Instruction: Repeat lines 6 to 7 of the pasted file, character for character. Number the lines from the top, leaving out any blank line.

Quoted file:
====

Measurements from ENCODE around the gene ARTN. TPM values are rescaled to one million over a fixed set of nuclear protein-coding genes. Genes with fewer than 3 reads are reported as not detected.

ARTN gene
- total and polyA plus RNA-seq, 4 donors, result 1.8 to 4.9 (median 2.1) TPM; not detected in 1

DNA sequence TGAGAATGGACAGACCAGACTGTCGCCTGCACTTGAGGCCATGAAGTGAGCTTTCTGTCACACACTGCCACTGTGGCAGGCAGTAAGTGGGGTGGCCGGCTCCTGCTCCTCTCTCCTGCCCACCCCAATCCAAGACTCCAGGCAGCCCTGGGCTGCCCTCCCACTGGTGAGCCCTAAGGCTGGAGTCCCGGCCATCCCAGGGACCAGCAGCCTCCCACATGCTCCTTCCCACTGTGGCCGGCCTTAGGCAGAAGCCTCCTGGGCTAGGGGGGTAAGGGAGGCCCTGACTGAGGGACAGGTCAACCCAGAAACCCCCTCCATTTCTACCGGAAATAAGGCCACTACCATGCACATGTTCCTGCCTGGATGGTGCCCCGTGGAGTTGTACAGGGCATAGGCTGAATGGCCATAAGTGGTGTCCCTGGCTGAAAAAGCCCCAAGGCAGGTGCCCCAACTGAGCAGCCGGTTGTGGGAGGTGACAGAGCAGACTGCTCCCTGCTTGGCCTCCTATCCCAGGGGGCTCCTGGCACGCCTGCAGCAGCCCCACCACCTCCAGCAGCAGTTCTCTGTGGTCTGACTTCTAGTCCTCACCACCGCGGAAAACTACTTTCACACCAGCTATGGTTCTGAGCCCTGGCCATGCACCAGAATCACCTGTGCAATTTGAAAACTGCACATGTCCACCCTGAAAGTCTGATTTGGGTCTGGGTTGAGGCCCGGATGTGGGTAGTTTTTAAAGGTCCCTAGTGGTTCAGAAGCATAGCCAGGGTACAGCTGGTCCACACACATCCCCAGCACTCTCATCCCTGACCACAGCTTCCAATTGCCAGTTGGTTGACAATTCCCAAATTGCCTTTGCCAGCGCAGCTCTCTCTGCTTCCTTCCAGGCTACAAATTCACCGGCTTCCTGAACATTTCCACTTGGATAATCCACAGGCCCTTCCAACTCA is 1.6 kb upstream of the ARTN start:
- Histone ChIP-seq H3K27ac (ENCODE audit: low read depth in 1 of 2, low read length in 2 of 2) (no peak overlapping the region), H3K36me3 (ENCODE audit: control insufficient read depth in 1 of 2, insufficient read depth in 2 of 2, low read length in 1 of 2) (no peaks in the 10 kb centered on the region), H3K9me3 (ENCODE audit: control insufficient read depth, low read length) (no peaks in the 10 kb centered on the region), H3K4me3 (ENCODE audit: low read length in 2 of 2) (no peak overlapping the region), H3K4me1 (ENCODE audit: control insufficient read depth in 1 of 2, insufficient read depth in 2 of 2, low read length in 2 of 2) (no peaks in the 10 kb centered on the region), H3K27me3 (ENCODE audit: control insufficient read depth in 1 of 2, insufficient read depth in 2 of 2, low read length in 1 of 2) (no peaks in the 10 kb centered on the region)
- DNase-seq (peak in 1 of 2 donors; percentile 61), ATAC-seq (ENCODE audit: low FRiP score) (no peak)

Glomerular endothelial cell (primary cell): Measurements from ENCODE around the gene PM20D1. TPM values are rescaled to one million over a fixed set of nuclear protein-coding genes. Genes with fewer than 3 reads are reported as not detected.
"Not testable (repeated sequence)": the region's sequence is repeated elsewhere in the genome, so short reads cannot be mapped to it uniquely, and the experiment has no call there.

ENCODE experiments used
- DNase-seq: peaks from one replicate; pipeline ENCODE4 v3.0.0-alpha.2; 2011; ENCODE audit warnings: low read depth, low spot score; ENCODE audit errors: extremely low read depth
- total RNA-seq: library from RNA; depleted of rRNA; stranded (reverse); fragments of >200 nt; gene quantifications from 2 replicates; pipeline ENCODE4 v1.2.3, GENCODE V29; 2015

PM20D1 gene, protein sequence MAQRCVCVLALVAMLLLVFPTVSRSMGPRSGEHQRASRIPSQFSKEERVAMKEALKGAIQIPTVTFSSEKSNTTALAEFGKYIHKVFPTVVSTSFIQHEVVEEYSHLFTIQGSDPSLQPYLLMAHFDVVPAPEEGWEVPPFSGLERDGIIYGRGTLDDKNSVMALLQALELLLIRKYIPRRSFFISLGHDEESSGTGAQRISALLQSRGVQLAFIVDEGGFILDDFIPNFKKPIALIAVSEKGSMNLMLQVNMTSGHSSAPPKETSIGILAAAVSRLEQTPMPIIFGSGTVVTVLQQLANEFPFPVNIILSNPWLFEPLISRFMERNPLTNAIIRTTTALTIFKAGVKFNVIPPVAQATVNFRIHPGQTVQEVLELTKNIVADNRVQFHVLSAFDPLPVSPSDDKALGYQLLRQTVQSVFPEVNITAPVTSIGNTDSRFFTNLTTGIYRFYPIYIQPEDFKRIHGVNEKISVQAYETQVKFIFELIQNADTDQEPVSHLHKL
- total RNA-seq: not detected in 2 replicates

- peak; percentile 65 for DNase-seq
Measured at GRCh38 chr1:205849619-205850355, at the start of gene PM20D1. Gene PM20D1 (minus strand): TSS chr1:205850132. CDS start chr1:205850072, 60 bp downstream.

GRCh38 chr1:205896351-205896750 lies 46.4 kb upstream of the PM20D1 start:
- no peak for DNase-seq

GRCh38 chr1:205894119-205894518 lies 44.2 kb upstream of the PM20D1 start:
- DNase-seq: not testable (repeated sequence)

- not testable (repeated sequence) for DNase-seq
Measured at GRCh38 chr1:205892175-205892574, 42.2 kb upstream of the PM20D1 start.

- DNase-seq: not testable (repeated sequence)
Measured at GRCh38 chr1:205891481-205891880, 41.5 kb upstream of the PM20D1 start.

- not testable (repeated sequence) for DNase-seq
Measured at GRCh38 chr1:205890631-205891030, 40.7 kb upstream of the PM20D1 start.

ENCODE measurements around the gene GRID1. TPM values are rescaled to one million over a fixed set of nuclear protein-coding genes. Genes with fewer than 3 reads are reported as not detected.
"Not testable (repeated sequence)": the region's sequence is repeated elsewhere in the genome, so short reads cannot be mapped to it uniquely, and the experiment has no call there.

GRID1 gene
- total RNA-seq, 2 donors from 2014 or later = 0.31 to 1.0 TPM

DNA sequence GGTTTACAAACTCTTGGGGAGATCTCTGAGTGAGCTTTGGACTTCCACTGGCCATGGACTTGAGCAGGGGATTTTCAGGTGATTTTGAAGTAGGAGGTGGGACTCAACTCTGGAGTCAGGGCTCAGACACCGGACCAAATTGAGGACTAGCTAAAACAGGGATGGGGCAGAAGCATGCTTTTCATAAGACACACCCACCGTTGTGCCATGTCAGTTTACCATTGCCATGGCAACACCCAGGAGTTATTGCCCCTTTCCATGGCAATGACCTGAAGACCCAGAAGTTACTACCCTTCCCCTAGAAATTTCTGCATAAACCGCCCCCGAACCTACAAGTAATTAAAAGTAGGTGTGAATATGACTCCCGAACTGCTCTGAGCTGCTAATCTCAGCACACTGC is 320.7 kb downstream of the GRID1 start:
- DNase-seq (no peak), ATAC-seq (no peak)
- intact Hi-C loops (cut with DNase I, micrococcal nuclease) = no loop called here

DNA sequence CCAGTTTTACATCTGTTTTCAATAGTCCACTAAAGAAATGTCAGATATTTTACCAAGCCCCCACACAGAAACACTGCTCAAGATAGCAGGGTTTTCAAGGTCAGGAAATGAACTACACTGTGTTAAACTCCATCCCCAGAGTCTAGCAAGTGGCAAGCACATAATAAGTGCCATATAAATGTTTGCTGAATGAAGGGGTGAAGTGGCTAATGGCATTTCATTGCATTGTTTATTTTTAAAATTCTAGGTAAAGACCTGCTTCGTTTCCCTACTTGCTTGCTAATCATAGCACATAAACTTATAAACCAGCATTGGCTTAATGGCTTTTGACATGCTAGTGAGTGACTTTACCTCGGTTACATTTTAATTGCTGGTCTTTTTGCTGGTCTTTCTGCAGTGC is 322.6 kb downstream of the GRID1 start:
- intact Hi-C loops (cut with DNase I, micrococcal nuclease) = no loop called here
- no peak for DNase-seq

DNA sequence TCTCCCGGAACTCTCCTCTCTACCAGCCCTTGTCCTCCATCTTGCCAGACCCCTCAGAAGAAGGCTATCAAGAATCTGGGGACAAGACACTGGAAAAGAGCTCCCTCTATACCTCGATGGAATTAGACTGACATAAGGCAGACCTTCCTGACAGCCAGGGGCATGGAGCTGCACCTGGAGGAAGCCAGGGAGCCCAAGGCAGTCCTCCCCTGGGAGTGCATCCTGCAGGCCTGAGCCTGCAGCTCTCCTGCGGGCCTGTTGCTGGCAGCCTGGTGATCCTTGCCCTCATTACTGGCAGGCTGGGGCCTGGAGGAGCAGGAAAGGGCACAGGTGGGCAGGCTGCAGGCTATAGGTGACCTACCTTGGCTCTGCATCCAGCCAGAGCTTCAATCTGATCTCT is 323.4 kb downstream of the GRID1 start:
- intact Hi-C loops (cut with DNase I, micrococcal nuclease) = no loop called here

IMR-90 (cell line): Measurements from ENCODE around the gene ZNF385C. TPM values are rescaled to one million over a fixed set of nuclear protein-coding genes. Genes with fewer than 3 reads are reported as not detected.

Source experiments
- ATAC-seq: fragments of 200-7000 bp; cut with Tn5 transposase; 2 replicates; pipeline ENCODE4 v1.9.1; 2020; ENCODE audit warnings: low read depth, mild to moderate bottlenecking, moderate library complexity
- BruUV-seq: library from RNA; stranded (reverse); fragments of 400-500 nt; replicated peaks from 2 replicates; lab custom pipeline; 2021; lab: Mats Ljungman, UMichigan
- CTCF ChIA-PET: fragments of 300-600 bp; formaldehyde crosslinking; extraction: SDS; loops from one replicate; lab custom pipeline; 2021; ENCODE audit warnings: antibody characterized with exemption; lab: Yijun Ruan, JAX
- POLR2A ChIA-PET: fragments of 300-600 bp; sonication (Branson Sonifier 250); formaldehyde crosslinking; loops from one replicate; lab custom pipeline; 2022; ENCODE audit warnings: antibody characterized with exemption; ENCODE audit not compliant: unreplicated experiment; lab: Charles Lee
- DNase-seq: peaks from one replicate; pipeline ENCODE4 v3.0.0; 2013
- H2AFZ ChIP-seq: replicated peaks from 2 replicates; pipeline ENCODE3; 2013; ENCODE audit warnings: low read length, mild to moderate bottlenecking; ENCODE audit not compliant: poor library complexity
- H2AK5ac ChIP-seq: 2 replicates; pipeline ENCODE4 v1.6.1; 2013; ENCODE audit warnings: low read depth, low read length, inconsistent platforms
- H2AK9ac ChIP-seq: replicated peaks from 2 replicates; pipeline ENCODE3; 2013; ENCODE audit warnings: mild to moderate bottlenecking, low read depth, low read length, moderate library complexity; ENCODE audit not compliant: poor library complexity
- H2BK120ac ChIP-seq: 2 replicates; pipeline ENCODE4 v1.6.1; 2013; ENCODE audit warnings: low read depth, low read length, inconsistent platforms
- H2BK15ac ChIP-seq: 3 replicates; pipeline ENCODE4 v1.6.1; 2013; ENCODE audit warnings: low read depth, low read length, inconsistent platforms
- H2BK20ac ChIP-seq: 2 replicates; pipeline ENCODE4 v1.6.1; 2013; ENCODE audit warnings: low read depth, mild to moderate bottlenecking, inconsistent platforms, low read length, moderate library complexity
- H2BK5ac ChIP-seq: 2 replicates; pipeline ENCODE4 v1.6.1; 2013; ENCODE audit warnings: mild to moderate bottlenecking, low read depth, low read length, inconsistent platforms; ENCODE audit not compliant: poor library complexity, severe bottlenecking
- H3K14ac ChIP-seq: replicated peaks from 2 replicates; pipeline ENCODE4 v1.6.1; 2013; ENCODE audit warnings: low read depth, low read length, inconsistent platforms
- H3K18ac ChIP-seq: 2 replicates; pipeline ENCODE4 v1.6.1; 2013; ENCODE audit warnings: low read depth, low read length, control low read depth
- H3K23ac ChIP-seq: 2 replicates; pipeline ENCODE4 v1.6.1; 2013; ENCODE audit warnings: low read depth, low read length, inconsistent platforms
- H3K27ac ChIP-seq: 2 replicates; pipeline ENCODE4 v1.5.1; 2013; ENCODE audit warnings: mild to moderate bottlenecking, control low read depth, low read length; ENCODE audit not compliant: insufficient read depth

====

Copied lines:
- DNase-seq (peak in 1 of 2 donors; percentile 61), ATAC-seq (ENCODE audit: low FRiP score) (no peak)

Glomerular endothelial cell (primary cell): Measurements from ENCODE around the gene PM20D1. TPM values are rescaled to one million over a fixed set of nuclear protein-coding genes. Genes with fewer than 3 reads are reported as not detected.